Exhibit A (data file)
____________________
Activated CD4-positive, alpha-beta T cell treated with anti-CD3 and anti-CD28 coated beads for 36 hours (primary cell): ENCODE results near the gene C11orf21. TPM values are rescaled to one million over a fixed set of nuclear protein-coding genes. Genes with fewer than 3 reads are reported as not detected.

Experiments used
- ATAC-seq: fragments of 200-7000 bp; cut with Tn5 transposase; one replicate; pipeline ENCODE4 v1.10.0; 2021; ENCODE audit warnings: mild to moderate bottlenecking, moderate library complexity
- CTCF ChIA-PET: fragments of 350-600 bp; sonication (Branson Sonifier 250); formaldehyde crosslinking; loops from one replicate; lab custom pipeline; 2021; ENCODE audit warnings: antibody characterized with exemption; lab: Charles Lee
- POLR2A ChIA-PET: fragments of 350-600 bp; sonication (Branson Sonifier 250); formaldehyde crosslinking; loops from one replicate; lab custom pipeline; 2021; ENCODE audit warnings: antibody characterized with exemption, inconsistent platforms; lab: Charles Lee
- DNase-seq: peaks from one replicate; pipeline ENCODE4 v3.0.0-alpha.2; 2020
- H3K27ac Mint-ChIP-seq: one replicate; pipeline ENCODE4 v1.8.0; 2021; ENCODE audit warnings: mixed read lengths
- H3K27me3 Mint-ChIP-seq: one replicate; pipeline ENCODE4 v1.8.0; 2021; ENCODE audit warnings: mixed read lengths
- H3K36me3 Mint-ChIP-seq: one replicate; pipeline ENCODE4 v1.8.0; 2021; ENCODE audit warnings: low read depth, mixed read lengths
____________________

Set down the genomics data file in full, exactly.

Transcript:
Activated CD4-positive, alpha-beta T cell treated with anti-CD3 and anti-CD28 coated beads for 36 hours (primary cell): ENCODE results near the gene C11orf21. TPM values are rescaled to one million over a fixed set of nuclear protein-coding genes. Genes with fewer than 3 reads are reported as not detected.

Experiments used
- ATAC-seq: fragments of 200-7000 bp; cut with Tn5 transposase; one replicate; pipeline ENCODE4 v1.10.0; 2021; ENCODE audit warnings: mild to moderate bottlenecking, moderate library complexity
- CTCF ChIA-PET: fragments of 350-600 bp; sonication (Branson Sonifier 250); formaldehyde crosslinking; loops from one replicate; lab custom pipeline; 2021; ENCODE audit warnings: antibody characterized with exemption; lab: Charles Lee
- POLR2A ChIA-PET: fragments of 350-600 bp; sonication (Branson Sonifier 250); formaldehyde crosslinking; loops from one replicate; lab custom pipeline; 2021; ENCODE audit warnings: antibody characterized with exemption, inconsistent platforms; lab: Charles Lee
- DNase-seq: peaks from one replicate; pipeline ENCODE4 v3.0.0-alpha.2; 2020
- H3K27ac Mint-ChIP-seq: one replicate; pipeline ENCODE4 v1.8.0; 2021; ENCODE audit warnings: mixed read lengths
- H3K27me3 Mint-ChIP-seq: one replicate; pipeline ENCODE4 v1.8.0; 2021; ENCODE audit warnings: mixed read lengths
- H3K36me3 Mint-ChIP-seq: one replicate; pipeline ENCODE4 v1.8.0; 2021; ENCODE audit warnings: low read depth, mixed read lengths